I hope this helps.
Moderate profile is the way to go
The high profile implant does have the narrow footprint and is very projecting within the breast. We feel the implants look rather round and unlike the natural breast. The moderate profile is the way to go. The upper edge will flow better into the breast and not be visible. The implants will not stand up when you lie on your back. And you can worry less about thinning of the breast tissue over time.
Best of luck,
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Proper Implant Selection
In order to make an accurate size recommendation, I would need to assess your chest wall and breast mound measurements and characteristics. Unfortunately, there is not a general rule of thumb or objective criteria to implant selection.
Your plastic surgeon will perform several measurements of your chest wall and breast anatomy and determine a range of implants that both fit your chest wall and reach your desired goals.
The next step is to try on this range of implants in the office with your doctor. The key to this success is showing your surgeon the body proportion you desire with a bra sizer and allowing your surgeon to guide you to the right implant. It will be much easier to communicate in implant cc's than cup size when determining the appropriate implant for you.
I wish you a safe recovery and fantastic result.
Breast implant size choice
In general the breast implant should remain within the diameter of the breast. Choosing a larger implant risks visible folds and wrinkles. Higher profile implants tend to have less rippling but more projection. I prefer the intermediate pofile implants. untess the breast is signficantly narrow or the paitent requestis this look.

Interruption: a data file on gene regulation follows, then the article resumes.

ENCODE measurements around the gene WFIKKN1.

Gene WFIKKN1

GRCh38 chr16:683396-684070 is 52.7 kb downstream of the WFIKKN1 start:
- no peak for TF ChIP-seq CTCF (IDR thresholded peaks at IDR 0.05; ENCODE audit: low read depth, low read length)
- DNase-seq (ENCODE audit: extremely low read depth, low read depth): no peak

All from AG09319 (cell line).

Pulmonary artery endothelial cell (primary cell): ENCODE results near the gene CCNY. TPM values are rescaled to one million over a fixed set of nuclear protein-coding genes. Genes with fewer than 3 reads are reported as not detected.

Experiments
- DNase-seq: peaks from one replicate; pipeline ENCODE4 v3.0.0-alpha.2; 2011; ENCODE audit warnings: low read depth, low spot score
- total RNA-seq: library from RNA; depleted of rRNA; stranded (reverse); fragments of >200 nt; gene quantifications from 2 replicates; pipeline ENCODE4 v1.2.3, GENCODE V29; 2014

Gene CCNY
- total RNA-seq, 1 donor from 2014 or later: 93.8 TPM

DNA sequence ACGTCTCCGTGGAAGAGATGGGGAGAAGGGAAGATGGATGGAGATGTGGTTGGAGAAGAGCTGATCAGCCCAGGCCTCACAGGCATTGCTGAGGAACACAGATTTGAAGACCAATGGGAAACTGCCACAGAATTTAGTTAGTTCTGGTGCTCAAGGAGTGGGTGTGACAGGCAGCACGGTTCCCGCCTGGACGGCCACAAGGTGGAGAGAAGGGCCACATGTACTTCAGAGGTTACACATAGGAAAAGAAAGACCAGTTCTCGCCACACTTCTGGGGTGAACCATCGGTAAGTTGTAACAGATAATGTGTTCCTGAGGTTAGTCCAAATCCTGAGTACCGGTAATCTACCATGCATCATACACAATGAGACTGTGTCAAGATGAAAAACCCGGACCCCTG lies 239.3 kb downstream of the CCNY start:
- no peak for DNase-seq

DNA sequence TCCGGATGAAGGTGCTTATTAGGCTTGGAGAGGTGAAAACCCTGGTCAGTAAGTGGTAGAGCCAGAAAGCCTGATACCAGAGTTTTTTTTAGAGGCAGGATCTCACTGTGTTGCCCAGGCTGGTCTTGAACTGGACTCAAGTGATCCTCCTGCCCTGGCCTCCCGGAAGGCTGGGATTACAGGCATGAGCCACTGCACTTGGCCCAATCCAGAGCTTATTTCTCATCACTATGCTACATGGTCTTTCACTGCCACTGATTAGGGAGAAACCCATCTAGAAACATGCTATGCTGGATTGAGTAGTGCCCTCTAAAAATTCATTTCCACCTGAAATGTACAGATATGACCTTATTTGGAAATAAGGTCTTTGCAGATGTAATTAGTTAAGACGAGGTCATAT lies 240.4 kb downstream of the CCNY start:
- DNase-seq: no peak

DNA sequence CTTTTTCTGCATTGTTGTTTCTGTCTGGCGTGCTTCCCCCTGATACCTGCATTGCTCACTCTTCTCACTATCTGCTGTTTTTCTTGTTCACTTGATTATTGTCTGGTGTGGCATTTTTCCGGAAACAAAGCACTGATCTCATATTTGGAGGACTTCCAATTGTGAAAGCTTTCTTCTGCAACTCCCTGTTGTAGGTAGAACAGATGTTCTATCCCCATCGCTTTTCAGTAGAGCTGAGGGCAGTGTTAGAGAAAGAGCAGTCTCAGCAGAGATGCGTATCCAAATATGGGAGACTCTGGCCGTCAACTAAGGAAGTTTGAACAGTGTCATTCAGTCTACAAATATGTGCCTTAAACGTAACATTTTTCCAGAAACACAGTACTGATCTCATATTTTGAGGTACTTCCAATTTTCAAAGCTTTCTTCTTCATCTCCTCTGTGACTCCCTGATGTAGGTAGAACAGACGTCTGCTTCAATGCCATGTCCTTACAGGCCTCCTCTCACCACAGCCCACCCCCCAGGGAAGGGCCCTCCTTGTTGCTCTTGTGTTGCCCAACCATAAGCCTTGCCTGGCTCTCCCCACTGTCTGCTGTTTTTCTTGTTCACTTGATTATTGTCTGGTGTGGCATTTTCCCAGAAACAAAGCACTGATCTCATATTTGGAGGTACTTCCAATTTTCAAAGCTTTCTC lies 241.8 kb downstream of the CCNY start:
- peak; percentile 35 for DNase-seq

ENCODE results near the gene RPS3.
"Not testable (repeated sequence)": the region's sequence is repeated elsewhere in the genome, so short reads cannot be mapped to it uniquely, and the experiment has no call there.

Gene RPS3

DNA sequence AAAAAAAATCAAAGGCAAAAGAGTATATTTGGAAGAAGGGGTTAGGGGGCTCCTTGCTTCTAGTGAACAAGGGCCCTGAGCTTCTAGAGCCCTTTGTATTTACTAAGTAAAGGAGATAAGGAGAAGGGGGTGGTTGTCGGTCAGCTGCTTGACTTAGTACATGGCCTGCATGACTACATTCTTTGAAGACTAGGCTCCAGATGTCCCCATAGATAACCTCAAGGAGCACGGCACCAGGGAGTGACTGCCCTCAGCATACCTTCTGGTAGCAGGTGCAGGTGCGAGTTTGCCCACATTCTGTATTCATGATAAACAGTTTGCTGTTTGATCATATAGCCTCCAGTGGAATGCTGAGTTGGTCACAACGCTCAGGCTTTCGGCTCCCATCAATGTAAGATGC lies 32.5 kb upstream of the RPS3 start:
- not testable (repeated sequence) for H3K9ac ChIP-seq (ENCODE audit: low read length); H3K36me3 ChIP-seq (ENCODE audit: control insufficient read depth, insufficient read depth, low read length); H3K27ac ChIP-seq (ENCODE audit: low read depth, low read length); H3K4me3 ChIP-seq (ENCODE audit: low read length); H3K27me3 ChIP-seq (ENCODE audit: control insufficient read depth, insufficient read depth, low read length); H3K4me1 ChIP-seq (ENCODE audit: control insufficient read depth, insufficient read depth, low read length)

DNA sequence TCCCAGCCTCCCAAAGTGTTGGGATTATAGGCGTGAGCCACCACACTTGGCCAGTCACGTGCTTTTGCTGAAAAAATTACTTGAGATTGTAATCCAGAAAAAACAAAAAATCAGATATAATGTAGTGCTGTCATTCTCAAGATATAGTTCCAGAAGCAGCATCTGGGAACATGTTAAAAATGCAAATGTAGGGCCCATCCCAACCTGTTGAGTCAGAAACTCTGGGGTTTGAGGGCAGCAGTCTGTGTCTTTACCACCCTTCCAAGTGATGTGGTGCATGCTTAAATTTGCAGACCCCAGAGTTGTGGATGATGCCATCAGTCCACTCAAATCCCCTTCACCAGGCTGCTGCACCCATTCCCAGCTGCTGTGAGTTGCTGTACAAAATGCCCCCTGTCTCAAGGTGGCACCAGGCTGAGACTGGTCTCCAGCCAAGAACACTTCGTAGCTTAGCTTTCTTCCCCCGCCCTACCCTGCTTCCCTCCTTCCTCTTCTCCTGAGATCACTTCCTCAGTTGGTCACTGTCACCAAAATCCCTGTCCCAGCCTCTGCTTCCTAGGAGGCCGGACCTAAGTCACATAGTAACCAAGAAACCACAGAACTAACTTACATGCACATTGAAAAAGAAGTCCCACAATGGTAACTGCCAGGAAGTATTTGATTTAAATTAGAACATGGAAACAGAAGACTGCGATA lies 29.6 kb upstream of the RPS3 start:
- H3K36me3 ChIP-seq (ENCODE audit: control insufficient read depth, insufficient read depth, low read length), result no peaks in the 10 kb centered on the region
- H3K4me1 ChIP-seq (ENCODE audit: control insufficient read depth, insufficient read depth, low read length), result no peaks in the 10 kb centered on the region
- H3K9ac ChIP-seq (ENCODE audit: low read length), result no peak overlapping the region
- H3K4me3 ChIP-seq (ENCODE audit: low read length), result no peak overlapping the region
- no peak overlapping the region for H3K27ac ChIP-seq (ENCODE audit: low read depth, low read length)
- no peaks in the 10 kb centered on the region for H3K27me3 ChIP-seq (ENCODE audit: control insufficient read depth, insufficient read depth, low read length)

Style 45 breast implants
These are the super high profile very "fake" looking implants. The diameter you can have really depends on examining you in person. If you go too wide, you run the risk of a uni-boob and that's very hard to ever fix.
Natrelle Style 45 HP for 12 BWD and 28 Inch Ribcage?
You need further in person discussions with your chosen surgeon. So you fully understand the options. It is called informed consent. I recommend slightly increase to the 400 cc range. From MIAMI Dr. Darryl j. Blinski
Choosing the right implants
Without a proper exam it is very difficult to offer suggestions for the appropriate implants for you. This is done after careful discussion during consultation.
These answers are for educational purposes and should not be relied upon as a substitute for medical advice you may receive from your physician. If you have a medical emergency, please call 911. These answers do not constitute or initiate a patient/doctor relationship.